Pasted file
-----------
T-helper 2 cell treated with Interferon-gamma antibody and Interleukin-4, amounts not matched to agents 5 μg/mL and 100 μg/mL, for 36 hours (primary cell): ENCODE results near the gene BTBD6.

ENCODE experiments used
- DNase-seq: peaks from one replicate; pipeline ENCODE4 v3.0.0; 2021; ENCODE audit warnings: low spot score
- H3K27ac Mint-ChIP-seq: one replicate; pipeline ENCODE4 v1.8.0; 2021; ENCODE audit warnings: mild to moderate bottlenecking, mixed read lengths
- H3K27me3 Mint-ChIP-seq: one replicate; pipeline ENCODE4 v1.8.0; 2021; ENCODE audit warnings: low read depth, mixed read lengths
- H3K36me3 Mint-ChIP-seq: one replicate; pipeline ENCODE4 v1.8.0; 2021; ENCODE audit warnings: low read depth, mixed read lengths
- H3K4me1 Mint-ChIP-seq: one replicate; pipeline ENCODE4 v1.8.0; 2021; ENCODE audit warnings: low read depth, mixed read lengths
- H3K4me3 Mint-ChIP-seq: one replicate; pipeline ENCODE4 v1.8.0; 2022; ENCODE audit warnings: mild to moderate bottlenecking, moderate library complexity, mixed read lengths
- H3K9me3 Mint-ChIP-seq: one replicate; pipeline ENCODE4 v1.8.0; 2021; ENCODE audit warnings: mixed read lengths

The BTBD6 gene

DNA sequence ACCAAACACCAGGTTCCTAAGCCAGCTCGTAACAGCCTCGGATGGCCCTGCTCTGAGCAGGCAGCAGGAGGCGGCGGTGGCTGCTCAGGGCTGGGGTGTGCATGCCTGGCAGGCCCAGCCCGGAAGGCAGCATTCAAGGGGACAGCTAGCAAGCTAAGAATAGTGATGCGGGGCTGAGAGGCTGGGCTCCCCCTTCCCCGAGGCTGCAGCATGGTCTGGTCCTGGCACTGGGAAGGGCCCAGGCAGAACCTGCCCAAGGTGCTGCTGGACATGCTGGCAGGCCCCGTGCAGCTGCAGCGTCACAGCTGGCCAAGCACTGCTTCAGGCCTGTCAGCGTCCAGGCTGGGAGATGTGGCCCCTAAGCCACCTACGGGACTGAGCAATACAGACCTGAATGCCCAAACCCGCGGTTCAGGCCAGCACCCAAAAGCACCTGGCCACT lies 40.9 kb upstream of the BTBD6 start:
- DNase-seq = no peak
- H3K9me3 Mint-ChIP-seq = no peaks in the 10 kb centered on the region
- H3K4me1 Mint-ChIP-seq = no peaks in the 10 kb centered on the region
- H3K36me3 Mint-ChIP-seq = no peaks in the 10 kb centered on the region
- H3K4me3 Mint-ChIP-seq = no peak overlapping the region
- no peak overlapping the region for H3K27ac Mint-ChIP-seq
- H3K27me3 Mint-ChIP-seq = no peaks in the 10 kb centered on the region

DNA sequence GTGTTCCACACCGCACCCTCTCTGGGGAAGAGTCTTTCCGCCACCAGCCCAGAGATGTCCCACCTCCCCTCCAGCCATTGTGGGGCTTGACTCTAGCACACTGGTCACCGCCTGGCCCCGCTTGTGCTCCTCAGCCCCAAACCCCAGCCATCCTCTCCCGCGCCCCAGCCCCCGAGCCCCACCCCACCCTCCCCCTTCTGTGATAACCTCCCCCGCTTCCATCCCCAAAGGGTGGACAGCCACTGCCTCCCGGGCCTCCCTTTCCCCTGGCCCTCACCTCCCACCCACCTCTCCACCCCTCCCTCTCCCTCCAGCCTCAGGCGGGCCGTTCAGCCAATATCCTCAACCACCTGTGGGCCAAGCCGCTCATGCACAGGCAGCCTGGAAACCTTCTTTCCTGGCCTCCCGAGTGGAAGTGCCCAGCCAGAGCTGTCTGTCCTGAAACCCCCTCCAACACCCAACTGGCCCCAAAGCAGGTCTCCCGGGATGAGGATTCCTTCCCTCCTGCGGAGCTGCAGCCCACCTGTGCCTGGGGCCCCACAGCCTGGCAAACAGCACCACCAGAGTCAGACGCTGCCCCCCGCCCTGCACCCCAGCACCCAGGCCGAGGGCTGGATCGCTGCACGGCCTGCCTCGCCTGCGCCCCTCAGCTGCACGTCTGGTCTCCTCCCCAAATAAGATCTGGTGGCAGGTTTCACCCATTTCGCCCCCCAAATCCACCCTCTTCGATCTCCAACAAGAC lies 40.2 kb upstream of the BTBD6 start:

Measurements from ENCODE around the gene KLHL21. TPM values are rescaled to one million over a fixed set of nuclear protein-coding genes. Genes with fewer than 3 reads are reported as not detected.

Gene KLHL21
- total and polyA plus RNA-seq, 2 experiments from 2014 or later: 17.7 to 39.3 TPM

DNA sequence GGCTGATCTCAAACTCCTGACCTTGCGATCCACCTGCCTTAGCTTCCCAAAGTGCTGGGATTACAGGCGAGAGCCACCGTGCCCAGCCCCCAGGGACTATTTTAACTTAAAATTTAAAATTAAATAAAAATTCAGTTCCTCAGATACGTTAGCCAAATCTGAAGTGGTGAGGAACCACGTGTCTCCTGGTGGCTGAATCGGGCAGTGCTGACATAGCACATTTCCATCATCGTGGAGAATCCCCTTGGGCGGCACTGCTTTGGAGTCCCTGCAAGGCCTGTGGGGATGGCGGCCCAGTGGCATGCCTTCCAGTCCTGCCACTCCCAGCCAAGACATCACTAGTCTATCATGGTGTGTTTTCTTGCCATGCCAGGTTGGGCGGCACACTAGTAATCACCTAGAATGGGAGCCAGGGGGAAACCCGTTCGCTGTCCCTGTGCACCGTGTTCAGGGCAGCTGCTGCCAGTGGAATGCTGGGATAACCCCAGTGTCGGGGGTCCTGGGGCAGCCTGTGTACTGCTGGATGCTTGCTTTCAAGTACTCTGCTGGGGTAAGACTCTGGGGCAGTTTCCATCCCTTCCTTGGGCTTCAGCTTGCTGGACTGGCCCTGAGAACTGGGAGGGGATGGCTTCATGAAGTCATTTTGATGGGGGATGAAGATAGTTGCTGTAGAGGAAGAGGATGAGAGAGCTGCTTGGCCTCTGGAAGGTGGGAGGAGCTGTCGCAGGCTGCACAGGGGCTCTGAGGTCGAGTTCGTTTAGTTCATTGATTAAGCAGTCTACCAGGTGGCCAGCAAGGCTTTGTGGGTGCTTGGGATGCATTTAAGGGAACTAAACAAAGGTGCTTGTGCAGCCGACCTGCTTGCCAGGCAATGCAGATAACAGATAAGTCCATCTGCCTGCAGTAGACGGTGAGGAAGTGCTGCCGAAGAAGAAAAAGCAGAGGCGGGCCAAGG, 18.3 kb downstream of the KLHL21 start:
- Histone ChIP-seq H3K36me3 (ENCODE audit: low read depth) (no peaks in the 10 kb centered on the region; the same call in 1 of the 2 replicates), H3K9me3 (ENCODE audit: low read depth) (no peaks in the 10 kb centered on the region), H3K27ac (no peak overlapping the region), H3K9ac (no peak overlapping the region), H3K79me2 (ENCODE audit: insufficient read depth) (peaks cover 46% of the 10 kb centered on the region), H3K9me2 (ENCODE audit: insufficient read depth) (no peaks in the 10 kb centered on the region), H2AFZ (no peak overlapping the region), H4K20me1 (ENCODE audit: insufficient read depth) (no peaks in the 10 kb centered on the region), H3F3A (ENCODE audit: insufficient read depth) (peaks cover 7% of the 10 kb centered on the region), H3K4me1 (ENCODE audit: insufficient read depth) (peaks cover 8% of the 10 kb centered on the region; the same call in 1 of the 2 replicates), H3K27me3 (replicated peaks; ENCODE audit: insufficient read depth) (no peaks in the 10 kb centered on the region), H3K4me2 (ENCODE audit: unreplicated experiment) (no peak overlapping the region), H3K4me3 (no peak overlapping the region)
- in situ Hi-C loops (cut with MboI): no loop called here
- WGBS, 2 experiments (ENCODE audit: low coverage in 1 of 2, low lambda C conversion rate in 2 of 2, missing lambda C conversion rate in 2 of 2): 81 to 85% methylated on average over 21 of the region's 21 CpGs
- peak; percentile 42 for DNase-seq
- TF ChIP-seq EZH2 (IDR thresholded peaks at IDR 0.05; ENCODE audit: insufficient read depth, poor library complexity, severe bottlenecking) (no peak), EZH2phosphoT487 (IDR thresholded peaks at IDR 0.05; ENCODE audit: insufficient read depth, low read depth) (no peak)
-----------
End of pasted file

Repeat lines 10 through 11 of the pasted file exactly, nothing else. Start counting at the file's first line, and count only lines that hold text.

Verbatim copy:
The BTBD6 gene

DNA sequence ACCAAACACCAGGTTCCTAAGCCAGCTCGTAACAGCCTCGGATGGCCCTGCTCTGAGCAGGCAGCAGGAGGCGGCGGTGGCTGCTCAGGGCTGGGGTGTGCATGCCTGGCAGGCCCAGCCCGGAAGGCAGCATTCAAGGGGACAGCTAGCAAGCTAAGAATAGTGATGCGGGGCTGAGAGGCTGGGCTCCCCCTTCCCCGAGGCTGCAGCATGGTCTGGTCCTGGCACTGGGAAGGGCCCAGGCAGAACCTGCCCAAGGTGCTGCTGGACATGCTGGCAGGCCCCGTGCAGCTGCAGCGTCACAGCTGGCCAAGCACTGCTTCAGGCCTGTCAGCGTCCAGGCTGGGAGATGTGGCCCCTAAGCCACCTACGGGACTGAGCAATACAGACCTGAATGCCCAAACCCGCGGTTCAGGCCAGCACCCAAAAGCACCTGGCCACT lies 40.9 kb upstream of the BTBD6 start: